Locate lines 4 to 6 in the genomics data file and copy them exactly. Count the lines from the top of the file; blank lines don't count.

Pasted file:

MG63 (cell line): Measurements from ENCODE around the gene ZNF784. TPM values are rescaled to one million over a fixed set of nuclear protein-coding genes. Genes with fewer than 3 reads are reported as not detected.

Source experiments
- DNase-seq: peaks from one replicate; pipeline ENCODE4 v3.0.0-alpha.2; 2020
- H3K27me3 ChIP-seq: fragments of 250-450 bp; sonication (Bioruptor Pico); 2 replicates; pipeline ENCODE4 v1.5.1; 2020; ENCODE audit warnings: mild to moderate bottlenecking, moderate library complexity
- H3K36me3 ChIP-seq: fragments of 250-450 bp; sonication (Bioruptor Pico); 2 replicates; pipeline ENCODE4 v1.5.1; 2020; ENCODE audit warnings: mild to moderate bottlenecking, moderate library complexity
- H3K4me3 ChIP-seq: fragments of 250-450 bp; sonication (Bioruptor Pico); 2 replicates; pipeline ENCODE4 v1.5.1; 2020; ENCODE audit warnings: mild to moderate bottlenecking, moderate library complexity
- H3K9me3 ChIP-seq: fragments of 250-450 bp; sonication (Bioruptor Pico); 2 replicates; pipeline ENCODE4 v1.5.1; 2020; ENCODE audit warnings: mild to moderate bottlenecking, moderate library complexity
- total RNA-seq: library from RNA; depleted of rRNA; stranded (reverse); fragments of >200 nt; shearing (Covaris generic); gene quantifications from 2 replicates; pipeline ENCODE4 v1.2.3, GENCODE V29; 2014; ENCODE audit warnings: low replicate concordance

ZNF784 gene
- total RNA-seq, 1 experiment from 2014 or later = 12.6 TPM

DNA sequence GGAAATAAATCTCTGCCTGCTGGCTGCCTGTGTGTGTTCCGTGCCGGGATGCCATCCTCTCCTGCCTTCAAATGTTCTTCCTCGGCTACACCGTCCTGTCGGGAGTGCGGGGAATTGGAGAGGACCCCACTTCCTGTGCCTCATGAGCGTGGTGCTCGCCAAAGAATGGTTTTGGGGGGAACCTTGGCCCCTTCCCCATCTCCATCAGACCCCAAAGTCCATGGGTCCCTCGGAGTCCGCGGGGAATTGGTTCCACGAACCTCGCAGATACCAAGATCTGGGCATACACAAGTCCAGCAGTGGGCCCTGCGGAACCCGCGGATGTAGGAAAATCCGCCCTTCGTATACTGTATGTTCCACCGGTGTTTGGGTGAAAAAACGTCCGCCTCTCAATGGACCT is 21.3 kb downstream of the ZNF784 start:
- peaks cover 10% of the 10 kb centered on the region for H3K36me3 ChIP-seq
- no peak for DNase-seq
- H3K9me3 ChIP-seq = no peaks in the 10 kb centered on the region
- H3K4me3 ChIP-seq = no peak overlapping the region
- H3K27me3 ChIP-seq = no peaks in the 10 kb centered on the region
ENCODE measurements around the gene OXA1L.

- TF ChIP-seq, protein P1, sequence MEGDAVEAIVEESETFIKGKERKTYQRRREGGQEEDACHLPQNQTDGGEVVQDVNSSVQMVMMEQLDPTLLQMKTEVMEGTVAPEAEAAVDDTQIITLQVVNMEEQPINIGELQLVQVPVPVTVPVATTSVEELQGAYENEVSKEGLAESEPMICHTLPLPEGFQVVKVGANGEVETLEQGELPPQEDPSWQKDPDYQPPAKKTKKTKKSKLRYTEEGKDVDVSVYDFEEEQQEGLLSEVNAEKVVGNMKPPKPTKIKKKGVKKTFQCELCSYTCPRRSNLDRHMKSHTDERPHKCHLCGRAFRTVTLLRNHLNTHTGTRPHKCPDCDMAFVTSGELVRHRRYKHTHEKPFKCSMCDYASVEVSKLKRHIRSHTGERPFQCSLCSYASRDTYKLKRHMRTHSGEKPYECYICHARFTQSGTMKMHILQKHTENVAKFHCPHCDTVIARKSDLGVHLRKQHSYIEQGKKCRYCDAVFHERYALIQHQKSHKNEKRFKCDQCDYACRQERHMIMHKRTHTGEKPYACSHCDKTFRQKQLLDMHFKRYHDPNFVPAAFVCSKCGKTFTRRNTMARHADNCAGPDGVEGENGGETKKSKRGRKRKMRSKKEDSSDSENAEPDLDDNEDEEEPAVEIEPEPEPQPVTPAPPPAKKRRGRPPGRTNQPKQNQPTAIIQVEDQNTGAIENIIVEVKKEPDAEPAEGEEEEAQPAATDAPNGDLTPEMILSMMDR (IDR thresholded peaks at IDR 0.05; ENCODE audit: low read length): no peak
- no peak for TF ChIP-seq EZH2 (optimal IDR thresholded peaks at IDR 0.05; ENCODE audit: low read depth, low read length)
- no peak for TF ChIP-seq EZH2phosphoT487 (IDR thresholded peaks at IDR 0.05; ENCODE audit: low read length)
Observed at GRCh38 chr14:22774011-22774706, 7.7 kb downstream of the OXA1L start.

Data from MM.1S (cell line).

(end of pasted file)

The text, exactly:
- H3K27me3 ChIP-seq: fragments of 250-450 bp; sonication (Bioruptor Pico); 2 replicates; pipeline ENCODE4 v1.5.1; 2020; ENCODE audit warnings: mild to moderate bottlenecking, moderate library complexity
- H3K36me3 ChIP-seq: fragments of 250-450 bp; sonication (Bioruptor Pico); 2 replicates; pipeline ENCODE4 v1.5.1; 2020; ENCODE audit warnings: mild to moderate bottlenecking, moderate library complexity
- H3K4me3 ChIP-seq: fragments of 250-450 bp; sonication (Bioruptor Pico); 2 replicates; pipeline ENCODE4 v1.5.1; 2020; ENCODE audit warnings: mild to moderate bottlenecking, moderate library complexity